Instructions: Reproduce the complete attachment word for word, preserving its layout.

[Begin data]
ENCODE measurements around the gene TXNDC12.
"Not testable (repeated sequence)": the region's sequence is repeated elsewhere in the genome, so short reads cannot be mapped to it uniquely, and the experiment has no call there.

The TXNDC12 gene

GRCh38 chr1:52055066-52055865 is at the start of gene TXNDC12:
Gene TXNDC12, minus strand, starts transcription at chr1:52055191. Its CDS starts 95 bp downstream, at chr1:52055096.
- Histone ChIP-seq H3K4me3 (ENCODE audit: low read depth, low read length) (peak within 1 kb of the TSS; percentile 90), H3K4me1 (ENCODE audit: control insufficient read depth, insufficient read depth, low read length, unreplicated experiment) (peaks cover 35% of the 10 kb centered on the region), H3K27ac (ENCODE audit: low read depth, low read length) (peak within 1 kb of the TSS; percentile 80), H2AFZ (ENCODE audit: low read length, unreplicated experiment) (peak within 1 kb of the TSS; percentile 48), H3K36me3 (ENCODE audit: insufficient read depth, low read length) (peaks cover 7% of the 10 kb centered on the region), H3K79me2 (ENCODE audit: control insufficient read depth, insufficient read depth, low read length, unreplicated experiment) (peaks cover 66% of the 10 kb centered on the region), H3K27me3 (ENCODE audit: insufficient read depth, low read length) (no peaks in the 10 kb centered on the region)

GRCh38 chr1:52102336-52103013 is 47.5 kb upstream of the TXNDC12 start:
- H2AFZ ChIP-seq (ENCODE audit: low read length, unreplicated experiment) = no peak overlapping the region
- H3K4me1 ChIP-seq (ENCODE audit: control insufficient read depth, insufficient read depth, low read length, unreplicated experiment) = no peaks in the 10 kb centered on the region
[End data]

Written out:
ENCODE measurements around the gene TXNDC12.
"Not testable (repeated sequence)": the region's sequence is repeated elsewhere in the genome, so short reads cannot be mapped to it uniquely, and the experiment has no call there.

The TXNDC12 gene

GRCh38 chr1:52055066-52055865 is at the start of gene TXNDC12:
Gene TXNDC12, minus strand, starts transcription at chr1:52055191. Its CDS starts 95 bp downstream, at chr1:52055096.
- Histone ChIP-seq H3K4me3 (ENCODE audit: low read depth, low read length) (peak within 1 kb of the TSS; percentile 90), H3K4me1 (ENCODE audit: control insufficient read depth, insufficient read depth, low read length, unreplicated experiment) (peaks cover 35% of the 10 kb centered on the region), H3K27ac (ENCODE audit: low read depth, low read length) (peak within 1 kb of the TSS; percentile 80), H2AFZ (ENCODE audit: low read length, unreplicated experiment) (peak within 1 kb of the TSS; percentile 48), H3K36me3 (ENCODE audit: insufficient read depth, low read length) (peaks cover 7% of the 10 kb centered on the region), H3K79me2 (ENCODE audit: control insufficient read depth, insufficient read depth, low read length, unreplicated experiment) (peaks cover 66% of the 10 kb centered on the region), H3K27me3 (ENCODE audit: insufficient read depth, low read length) (no peaks in the 10 kb centered on the region)

GRCh38 chr1:52102336-52103013 is 47.5 kb upstream of the TXNDC12 start:
- H2AFZ ChIP-seq (ENCODE audit: low read length, unreplicated experiment) = no peak overlapping the region
- H3K4me1 ChIP-seq (ENCODE audit: control insufficient read depth, insufficient read depth, low read length, unreplicated experiment) = no peaks in the 10 kb centered on the region